## Abstract

The interplay between cooperativity and diversity is crucial for biological ensembles because single molecule experiments show a significant degree of heterogeneity and also for artificial nanostructures because of the high individual variability characteristic of nanoscale units. We study the cross-effects between cooperativity and diversity in model threshold ensembles composed of individually different units that show a cooperative behaviour. The units are modelled as statistical distributions of parameters (the individual threshold potentials here) characterized by central and width distribution values. The simulations show that the interplay between cooperativity and diversity results in ensemble-averaged responses of interest for the understanding of electrical transduction in cell membranes, the experimental characterization of heterogeneous groups of biomolecules and the development of biologically inspired engineering designs with individually different building blocks.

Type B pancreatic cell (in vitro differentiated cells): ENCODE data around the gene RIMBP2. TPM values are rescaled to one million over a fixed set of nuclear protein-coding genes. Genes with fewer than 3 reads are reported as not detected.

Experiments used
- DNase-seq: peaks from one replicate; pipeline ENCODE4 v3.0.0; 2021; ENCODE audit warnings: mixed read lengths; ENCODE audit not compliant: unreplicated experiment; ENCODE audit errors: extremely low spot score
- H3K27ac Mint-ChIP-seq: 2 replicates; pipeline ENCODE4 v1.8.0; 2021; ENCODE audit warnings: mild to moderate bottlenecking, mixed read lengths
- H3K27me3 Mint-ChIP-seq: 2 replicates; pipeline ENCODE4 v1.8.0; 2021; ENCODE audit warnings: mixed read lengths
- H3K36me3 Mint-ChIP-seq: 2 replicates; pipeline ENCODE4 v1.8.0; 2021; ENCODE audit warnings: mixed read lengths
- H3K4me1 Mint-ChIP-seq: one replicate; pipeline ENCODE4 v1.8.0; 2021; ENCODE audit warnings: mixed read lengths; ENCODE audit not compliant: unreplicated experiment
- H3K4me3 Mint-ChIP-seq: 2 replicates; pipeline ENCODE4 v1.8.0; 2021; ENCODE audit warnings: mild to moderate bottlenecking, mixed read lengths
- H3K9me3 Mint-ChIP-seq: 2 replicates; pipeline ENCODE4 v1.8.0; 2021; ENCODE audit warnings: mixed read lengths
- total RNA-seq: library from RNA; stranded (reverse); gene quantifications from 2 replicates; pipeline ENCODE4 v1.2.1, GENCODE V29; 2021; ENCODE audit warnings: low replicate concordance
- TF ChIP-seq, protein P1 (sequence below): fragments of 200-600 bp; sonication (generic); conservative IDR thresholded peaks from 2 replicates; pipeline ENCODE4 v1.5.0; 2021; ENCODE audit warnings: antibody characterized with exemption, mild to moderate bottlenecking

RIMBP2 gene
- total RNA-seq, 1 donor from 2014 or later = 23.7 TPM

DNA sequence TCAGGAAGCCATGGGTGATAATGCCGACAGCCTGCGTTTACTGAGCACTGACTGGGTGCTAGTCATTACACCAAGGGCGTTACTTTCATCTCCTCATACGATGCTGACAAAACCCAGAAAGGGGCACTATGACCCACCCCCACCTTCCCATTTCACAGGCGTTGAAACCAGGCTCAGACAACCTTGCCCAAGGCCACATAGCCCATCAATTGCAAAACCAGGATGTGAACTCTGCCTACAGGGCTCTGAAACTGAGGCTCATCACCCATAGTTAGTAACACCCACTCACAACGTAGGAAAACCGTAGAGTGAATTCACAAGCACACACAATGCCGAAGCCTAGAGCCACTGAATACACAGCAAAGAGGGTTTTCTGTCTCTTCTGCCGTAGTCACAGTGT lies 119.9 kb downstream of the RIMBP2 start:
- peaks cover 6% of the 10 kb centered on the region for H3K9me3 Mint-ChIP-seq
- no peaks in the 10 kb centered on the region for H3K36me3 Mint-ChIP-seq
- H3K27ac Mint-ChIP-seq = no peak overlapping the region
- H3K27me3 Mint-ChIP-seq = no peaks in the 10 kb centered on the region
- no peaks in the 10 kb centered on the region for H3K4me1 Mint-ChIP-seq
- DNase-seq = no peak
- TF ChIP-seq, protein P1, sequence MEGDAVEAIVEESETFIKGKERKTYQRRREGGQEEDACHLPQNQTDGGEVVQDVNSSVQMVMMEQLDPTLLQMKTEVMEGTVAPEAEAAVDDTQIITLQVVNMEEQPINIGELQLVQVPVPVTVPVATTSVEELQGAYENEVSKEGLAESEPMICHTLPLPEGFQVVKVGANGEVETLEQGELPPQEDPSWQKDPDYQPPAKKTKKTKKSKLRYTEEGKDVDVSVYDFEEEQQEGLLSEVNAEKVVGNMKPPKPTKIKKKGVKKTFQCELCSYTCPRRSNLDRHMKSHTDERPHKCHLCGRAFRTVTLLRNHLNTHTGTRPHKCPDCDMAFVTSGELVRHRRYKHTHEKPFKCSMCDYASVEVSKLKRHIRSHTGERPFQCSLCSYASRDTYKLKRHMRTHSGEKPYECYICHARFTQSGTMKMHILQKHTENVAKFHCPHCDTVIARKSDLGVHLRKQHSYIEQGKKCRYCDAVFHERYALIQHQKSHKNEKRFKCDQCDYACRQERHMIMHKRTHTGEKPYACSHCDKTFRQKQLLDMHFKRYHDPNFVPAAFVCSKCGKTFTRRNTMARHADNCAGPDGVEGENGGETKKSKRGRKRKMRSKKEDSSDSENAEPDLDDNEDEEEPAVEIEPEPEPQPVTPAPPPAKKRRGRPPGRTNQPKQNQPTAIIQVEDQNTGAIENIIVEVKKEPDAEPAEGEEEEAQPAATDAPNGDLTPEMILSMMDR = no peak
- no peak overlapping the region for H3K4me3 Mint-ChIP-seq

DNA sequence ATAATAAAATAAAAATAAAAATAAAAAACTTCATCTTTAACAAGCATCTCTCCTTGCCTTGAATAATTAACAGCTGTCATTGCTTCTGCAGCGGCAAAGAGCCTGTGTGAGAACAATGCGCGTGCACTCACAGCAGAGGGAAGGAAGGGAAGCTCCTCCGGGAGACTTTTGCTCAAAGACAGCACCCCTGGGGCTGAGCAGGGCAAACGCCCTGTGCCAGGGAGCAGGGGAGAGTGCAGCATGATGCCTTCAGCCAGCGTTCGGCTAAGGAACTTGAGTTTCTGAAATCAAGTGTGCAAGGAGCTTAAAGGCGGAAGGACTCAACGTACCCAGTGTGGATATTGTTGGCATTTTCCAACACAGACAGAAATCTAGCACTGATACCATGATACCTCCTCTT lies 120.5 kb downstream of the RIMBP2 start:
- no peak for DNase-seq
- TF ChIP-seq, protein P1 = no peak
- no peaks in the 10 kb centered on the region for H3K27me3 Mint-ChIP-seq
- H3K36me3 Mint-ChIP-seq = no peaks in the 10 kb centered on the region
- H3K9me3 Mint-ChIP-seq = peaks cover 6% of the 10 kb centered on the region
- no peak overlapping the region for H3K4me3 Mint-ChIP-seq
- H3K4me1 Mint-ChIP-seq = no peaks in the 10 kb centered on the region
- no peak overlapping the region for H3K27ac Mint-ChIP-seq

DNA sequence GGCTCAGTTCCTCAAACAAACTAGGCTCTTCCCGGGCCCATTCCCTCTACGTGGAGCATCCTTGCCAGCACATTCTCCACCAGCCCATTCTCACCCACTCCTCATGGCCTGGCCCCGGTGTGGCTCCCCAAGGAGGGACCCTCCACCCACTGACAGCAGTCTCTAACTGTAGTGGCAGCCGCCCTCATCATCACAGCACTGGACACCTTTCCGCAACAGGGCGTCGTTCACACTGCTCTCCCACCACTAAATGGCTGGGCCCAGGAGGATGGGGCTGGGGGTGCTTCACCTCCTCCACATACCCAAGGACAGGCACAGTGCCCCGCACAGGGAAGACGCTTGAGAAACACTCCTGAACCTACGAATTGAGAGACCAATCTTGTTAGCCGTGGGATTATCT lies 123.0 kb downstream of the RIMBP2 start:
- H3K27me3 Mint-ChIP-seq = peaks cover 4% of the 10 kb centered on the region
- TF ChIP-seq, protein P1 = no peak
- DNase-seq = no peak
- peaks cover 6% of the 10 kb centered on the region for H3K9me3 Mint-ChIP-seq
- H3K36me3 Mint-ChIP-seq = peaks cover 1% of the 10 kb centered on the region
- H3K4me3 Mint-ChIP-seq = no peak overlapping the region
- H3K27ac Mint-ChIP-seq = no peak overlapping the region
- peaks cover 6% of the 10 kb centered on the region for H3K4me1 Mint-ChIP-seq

## 1. Introduction

Single-cell dynamic heterogeneity in a population allows fast responses to environmental changes [1,2]. The observed behaviour emerges as a statistical average of the whole cell ensemble that may however show a significant diversity at the single-cell level [2]. The diversity of the basic units in complex biological systems, such as a biomembrane [3,4] and the brain [5,6], increases functionality and reliability. In particular, a certain level of neural response diversity can be beneficial to coding and decoding processes [6,7]. Cooperativity is also a universal characteristic of biological macromolecules, playing a crucial role in enzyme catalysis [8] and ligand binding [9]. The steepness of the stimulus–response to a range of physico-chemical changes in the external environment allows making appropriate decisions in biological systems [9,10]. This is the case of the cells forming the immune system, where the response should be suppressed at low input levels while it should be reinforced when the input exceeds some fixed value [11].